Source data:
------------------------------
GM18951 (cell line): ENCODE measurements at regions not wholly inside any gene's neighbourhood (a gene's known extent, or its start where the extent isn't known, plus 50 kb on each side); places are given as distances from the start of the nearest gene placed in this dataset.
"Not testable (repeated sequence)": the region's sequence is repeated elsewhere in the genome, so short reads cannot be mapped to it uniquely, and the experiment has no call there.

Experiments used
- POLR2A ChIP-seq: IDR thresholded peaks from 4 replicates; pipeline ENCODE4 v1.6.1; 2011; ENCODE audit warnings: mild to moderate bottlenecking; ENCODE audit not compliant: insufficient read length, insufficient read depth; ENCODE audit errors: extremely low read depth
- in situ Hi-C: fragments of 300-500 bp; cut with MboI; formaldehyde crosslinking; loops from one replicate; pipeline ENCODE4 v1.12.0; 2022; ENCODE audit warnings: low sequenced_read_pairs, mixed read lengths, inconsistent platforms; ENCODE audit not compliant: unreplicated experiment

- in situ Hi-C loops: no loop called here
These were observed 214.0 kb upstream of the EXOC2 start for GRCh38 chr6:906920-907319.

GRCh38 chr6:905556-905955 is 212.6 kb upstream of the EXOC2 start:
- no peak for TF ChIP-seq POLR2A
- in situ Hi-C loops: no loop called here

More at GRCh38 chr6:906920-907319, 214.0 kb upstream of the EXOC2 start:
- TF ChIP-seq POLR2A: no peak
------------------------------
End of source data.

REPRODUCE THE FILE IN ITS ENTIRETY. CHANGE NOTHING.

GM18951 (cell line): ENCODE measurements at regions not wholly inside any gene's neighbourhood (a gene's known extent, or its start where the extent isn't known, plus 50 kb on each side); places are given as distances from the start of the nearest gene placed in this dataset.
"Not testable (repeated sequence)": the region's sequence is repeated elsewhere in the genome, so short reads cannot be mapped to it uniquely, and the experiment has no call there.

Experiments used
- POLR2A ChIP-seq: IDR thresholded peaks from 4 replicates; pipeline ENCODE4 v1.6.1; 2011; ENCODE audit warnings: mild to moderate bottlenecking; ENCODE audit not compliant: insufficient read length, insufficient read depth; ENCODE audit errors: extremely low read depth
- in situ Hi-C: fragments of 300-500 bp; cut with MboI; formaldehyde crosslinking; loops from one replicate; pipeline ENCODE4 v1.12.0; 2022; ENCODE audit warnings: low sequenced_read_pairs, mixed read lengths, inconsistent platforms; ENCODE audit not compliant: unreplicated experiment

- in situ Hi-C loops: no loop called here
These were observed 214.0 kb upstream of the EXOC2 start for GRCh38 chr6:906920-907319.

GRCh38 chr6:905556-905955 is 212.6 kb upstream of the EXOC2 start:
- no peak for TF ChIP-seq POLR2A
- in situ Hi-C loops: no loop called here

More at GRCh38 chr6:906920-907319, 214.0 kb upstream of the EXOC2 start:
- TF ChIP-seq POLR2A: no peak